# day15 - COP 3503 Computer Science II CLASS NOTES DAY#15...

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COP 3503 – Computer Science II CLASS NOTES - DAY #15 Trees differ from linked list in one important way, they are not linear structures. Linked lists are inherently linear in their structure regardless of the number of lists in which a particular node participates (multiply linked lists). Traversal in a linear list always proceeds from a particular node to either its logical predecessor or successor node. Only the implementation of the list will affect which node is the logical successor or predecessor node. A linked list cannot easily represent data which is hierarchical in nature. Hierarchical data exhibits ancestor-descendant, superior-subordinate, whole-part, or similar relationships among the data elements. The Java class hierarchy is an example of such a relationship. As with the linked list, it is possible to represent a tree using a static data structure although this is not common. There is however, one instance where a static implementation is commonly used for the purposes of speed of retrieval and we will examine this special case later (actually it concerns a special case of a binary tree). The most common implementation of a tree is done dynamically and this is the implementation we will focus upon. Before we examine the actual implementation issues surrounding trees, we need to focus on what exactly is a tree. There are actually two different approaches to defining a tree structure, one is a recursive definition and the other is a non-recursive definition. The non-recursive definition basically considers a tree as a special case of a more general data structure, the graph . In this definition the tree is viewed to consist of a set of nodes which are connected in pairs by directed edges such that the resulting graph is connected (every node is connected to a least one other node – no node exists in isolation) and cycle-free. This general definition does not specify that the tree have a root and thus a rooted-tree is a further special case of the general tree such every one of the node except the one designated as the root is connected to at least one other node. In certain situations the non-recursive definition of a tree has certain advantages, however, for our purposes we will focus on the recursive definition of a tree which is: Day 15 - 1 Tree Implementations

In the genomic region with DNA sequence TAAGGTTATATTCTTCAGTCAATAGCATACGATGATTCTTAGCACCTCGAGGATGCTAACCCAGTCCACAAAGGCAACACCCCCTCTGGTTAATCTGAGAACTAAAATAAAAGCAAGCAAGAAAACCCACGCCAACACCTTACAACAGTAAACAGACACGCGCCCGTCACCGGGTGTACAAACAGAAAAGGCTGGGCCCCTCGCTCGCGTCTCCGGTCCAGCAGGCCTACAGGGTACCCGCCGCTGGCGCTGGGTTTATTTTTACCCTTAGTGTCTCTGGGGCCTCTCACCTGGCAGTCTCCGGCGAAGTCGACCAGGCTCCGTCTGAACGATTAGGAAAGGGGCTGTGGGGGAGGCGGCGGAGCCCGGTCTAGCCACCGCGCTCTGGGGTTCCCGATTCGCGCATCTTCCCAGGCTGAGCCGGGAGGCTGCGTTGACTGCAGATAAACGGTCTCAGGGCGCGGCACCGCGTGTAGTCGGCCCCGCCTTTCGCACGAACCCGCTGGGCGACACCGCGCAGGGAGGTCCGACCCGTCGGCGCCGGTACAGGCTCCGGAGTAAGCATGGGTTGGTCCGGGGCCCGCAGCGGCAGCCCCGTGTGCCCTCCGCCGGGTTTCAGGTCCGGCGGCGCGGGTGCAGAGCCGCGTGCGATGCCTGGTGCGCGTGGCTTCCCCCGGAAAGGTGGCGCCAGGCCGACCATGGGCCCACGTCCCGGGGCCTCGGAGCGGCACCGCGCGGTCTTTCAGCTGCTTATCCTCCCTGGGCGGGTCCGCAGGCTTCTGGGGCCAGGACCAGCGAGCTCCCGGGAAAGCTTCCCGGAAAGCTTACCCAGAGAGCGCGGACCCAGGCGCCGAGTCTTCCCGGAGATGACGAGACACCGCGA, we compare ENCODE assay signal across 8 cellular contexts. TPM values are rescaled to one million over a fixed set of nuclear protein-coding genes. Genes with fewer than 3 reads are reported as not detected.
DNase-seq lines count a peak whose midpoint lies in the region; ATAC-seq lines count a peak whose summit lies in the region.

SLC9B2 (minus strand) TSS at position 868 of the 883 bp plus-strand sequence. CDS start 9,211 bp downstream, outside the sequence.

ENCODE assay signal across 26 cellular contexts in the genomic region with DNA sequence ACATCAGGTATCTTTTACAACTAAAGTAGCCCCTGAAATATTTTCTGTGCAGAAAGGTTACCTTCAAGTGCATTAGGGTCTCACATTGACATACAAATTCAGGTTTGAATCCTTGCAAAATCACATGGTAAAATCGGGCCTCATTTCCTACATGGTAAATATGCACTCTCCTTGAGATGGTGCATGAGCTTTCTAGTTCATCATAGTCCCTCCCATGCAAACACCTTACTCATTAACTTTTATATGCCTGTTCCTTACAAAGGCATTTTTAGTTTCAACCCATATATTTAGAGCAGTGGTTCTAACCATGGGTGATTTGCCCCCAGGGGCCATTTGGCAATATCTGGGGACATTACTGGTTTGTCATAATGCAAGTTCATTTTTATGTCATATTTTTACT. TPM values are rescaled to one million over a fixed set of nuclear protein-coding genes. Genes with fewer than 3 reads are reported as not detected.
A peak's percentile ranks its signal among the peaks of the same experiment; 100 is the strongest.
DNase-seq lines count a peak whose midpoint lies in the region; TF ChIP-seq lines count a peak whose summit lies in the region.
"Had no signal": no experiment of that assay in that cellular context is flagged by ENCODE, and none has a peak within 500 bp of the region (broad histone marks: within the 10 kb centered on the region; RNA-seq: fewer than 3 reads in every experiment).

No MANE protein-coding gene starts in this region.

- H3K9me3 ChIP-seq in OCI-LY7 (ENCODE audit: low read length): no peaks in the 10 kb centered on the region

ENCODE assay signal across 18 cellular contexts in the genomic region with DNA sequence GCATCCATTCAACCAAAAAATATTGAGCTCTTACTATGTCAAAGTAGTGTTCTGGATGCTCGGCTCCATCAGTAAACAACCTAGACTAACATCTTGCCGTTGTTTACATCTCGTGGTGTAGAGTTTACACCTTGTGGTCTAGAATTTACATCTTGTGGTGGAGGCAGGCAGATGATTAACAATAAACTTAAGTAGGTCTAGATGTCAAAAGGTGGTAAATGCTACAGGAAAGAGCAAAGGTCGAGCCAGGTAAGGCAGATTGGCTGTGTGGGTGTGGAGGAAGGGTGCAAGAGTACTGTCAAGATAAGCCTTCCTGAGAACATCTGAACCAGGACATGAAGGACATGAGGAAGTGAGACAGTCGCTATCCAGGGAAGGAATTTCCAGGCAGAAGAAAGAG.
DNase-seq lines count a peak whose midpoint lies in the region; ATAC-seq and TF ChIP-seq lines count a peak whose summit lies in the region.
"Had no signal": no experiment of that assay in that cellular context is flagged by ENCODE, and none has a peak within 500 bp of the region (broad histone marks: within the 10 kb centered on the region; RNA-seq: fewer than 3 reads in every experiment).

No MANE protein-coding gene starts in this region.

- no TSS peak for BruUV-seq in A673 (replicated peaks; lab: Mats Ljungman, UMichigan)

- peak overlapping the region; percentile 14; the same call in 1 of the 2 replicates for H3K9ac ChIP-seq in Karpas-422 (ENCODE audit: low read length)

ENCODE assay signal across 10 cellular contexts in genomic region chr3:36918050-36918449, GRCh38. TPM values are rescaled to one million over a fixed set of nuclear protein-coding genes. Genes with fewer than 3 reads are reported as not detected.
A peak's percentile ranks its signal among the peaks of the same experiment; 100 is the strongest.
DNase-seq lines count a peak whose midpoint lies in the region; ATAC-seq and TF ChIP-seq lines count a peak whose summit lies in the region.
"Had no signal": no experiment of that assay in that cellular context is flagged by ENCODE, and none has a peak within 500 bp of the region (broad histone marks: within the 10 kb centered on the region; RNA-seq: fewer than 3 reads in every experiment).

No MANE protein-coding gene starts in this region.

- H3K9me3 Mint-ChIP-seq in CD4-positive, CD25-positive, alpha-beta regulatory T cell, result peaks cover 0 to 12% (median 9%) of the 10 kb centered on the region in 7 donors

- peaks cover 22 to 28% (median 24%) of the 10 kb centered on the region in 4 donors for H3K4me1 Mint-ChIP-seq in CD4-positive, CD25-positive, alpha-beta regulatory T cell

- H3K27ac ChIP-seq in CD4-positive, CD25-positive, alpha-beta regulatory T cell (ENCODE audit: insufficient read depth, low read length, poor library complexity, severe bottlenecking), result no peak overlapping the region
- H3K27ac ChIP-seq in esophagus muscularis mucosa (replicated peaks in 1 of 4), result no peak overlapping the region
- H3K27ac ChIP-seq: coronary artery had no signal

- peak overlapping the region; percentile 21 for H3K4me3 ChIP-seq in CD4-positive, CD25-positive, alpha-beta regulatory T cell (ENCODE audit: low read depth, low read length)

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A complete set of terminology has evolved for dealing with trees and we’ll look at some of this terminology so that we too can discuss tree structures with some degree of sophistication. As you will see the terminology of trees is derived from mathematical, genealogical, and botanical disciplines. Rooted Tree: (from the non-recursive definition) A tree in which one node is specified to be the root , (call it node c ). Every node (other than c ), call it b is connected by exactly one edge to exactly one other node, call it p .
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day15 - COP 3503 Computer Science II CLASS NOTES DAY#15...

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